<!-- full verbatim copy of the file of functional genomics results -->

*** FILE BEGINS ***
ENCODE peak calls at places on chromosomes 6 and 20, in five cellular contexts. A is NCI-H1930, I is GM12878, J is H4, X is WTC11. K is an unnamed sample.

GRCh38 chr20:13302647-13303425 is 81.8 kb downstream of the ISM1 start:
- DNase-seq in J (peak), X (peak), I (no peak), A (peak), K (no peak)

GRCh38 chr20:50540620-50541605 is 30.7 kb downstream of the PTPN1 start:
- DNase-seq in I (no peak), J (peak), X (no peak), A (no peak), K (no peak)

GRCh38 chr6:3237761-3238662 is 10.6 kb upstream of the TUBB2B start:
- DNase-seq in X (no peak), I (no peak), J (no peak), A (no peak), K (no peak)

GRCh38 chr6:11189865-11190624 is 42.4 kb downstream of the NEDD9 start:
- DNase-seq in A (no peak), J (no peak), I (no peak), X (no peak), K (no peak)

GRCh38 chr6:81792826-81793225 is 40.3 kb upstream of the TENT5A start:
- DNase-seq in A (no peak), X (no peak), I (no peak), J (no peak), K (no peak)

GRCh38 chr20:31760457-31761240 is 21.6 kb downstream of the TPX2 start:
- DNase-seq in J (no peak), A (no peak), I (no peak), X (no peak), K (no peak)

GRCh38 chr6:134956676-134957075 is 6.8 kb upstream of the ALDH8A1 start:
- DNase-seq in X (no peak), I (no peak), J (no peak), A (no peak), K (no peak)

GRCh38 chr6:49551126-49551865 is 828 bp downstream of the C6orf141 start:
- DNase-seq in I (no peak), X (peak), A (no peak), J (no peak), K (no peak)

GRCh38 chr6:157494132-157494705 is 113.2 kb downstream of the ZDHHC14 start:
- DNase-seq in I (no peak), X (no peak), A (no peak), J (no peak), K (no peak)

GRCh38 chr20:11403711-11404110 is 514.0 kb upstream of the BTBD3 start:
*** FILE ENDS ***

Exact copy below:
ENCODE peak calls at places on chromosomes 6 and 20, in five cellular contexts. A is NCI-H1930, I is GM12878, J is H4, X is WTC11. K is an unnamed sample.

GRCh38 chr20:13302647-13303425 is 81.8 kb downstream of the ISM1 start:
- DNase-seq in J (peak), X (peak), I (no peak), A (peak), K (no peak)

GRCh38 chr20:50540620-50541605 is 30.7 kb downstream of the PTPN1 start:
- DNase-seq in I (no peak), J (peak), X (no peak), A (no peak), K (no peak)

GRCh38 chr6:3237761-3238662 is 10.6 kb upstream of the TUBB2B start:
- DNase-seq in X (no peak), I (no peak), J (no peak), A (no peak), K (no peak)

GRCh38 chr6:11189865-11190624 is 42.4 kb downstream of the NEDD9 start:
- DNase-seq in A (no peak), J (no peak), I (no peak), X (no peak), K (no peak)

GRCh38 chr6:81792826-81793225 is 40.3 kb upstream of the TENT5A start:
- DNase-seq in A (no peak), X (no peak), I (no peak), J (no peak), K (no peak)

GRCh38 chr20:31760457-31761240 is 21.6 kb downstream of the TPX2 start:
- DNase-seq in J (no peak), A (no peak), I (no peak), X (no peak), K (no peak)

GRCh38 chr6:134956676-134957075 is 6.8 kb upstream of the ALDH8A1 start:
- DNase-seq in X (no peak), I (no peak), J (no peak), A (no peak), K (no peak)

GRCh38 chr6:49551126-49551865 is 828 bp downstream of the C6orf141 start:
- DNase-seq in I (no peak), X (peak), A (no peak), J (no peak), K (no peak)

GRCh38 chr6:157494132-157494705 is 113.2 kb downstream of the ZDHHC14 start:
- DNase-seq in I (no peak), X (no peak), A (no peak), J (no peak), K (no peak)

GRCh38 chr20:11403711-11404110 is 514.0 kb upstream of the BTBD3 start: